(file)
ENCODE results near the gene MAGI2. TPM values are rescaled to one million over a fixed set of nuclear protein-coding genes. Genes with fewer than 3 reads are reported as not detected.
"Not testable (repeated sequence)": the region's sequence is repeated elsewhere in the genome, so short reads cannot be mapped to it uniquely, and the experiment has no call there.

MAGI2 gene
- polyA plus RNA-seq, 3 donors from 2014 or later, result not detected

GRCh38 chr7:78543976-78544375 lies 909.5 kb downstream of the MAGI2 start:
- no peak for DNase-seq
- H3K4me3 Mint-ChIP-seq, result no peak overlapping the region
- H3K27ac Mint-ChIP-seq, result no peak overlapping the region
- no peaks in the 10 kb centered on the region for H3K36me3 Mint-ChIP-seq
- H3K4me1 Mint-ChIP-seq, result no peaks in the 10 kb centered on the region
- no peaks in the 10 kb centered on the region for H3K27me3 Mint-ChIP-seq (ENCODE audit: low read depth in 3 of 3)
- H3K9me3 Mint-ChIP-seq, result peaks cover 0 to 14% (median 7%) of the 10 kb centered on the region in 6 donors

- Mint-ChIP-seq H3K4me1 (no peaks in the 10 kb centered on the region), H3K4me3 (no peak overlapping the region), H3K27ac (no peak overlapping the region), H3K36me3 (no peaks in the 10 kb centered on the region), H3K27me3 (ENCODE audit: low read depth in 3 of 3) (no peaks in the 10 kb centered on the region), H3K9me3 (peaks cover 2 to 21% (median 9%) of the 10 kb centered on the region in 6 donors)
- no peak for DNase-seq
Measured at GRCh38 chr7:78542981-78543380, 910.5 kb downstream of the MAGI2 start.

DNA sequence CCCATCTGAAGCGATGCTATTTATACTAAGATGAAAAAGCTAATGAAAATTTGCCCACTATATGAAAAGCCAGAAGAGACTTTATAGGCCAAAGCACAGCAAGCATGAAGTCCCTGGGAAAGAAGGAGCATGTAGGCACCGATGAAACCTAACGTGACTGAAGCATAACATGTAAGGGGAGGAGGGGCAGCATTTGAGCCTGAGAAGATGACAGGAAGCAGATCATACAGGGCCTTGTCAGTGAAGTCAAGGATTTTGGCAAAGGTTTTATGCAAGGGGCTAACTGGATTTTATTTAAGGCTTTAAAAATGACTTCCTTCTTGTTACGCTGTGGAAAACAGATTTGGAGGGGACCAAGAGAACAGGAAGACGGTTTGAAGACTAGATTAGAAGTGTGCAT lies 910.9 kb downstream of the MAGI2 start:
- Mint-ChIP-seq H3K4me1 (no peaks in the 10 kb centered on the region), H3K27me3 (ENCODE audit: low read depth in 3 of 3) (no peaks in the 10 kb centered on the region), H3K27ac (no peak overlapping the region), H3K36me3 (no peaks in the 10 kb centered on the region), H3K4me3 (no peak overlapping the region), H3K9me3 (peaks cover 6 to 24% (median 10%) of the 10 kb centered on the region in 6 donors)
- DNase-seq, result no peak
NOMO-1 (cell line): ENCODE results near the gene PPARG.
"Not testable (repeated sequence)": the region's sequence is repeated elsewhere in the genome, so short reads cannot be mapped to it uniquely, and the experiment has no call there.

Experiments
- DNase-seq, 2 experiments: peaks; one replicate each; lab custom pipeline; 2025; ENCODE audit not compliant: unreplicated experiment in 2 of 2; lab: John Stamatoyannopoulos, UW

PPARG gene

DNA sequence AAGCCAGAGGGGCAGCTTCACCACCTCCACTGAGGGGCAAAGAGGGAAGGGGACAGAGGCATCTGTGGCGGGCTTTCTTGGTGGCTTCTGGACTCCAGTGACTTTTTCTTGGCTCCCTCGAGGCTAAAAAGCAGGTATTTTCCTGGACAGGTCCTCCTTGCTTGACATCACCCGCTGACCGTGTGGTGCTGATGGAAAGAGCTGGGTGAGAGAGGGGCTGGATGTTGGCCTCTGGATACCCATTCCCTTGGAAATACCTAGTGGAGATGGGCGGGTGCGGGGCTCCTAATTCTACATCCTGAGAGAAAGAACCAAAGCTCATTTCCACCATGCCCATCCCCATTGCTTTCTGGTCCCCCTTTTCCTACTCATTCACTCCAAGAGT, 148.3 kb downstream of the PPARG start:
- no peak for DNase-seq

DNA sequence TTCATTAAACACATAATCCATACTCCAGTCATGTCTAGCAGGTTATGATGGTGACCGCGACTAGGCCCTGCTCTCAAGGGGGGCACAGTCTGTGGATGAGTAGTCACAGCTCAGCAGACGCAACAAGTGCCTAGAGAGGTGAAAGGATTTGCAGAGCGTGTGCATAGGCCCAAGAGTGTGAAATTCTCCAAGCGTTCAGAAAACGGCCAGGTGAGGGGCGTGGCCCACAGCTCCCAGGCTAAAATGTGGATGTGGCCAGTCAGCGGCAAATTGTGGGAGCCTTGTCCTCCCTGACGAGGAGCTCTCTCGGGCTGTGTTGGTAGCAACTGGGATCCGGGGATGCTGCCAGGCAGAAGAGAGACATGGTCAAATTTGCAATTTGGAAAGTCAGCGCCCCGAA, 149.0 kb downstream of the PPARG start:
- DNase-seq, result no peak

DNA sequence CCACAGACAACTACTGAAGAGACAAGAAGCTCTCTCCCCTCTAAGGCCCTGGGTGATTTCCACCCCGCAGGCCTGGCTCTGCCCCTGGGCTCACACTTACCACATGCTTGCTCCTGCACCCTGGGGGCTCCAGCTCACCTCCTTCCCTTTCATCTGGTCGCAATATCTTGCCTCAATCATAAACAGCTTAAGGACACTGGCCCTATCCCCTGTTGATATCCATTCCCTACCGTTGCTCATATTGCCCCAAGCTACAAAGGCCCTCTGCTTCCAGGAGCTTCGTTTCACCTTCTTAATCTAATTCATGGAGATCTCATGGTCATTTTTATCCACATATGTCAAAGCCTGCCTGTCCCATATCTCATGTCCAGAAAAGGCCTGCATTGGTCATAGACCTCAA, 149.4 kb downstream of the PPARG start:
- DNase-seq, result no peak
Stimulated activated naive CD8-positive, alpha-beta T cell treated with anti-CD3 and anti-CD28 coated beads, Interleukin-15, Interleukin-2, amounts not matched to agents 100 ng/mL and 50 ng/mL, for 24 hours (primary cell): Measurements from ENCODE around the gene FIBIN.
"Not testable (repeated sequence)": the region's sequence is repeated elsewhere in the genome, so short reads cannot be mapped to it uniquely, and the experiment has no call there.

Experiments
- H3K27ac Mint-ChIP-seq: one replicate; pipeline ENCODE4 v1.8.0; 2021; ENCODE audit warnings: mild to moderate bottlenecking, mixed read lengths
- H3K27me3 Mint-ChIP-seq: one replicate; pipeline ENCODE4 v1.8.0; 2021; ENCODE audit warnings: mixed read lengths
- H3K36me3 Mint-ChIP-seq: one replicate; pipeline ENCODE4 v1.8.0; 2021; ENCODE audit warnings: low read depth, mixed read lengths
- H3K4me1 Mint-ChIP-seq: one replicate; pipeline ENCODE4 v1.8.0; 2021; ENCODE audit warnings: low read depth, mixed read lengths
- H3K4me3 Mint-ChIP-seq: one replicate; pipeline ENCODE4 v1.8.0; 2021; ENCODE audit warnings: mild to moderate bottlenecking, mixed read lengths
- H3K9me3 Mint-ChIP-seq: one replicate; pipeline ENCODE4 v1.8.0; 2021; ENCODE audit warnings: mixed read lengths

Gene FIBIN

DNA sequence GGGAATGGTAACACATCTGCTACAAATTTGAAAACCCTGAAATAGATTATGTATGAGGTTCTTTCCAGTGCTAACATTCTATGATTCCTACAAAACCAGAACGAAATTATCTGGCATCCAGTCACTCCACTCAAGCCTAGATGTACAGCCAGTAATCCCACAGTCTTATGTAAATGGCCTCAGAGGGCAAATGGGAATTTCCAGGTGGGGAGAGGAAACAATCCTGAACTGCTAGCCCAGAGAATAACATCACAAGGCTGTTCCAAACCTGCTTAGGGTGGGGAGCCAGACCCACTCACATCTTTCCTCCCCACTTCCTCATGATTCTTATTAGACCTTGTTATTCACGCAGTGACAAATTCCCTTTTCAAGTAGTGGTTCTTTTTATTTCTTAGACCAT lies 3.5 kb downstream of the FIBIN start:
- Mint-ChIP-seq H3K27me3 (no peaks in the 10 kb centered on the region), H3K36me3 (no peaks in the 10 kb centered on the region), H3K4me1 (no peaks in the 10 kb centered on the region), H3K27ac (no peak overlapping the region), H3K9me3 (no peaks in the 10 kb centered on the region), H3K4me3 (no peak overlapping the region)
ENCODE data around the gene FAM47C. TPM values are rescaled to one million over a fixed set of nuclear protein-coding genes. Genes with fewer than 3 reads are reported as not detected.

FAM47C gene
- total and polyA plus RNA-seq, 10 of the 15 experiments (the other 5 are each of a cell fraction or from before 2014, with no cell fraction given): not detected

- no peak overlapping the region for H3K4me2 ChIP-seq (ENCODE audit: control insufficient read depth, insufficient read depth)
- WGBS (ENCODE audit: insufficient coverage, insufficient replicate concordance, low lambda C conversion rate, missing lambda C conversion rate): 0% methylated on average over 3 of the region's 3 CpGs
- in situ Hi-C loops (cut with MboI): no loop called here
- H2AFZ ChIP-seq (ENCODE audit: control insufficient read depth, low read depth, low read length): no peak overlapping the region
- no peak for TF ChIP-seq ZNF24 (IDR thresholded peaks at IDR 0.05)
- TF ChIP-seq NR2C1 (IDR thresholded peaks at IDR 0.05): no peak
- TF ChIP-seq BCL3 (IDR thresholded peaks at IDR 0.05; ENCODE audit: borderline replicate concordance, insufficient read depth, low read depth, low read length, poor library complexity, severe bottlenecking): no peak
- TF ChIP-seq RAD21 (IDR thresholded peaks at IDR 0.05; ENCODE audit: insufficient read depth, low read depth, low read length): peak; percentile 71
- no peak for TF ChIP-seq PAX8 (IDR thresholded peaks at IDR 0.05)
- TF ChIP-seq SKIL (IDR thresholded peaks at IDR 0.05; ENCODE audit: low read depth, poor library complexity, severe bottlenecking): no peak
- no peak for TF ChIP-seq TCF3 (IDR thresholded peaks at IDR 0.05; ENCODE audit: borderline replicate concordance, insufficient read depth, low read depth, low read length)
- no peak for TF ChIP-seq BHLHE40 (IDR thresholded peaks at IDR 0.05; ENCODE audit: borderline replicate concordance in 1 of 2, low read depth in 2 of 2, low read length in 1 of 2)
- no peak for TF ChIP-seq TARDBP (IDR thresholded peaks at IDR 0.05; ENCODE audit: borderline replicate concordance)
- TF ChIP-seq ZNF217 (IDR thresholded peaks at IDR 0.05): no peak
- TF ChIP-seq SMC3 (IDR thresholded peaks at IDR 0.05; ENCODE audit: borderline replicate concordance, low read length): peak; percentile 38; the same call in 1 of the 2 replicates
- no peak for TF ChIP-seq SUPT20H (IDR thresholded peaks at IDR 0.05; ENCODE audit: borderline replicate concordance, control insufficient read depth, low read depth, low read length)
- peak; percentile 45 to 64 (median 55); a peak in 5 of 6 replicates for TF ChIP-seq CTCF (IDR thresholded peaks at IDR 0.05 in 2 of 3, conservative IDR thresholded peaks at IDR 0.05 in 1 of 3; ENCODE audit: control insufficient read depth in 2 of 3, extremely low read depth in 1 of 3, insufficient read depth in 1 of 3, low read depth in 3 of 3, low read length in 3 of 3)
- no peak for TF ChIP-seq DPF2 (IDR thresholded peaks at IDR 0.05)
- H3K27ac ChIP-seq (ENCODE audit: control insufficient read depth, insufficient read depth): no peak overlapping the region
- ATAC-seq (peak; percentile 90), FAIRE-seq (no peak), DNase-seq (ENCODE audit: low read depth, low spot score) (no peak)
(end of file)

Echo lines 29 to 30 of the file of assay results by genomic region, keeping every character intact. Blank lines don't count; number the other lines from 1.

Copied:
- DNase-seq, result no peak
Stimulated activated naive CD8-positive, alpha-beta T cell treated with anti-CD3 and anti-CD28 coated beads, Interleukin-15, Interleukin-2, amounts not matched to agents 100 ng/mL and 50 ng/mL, for 24 hours (primary cell): Measurements from ENCODE around the gene FIBIN.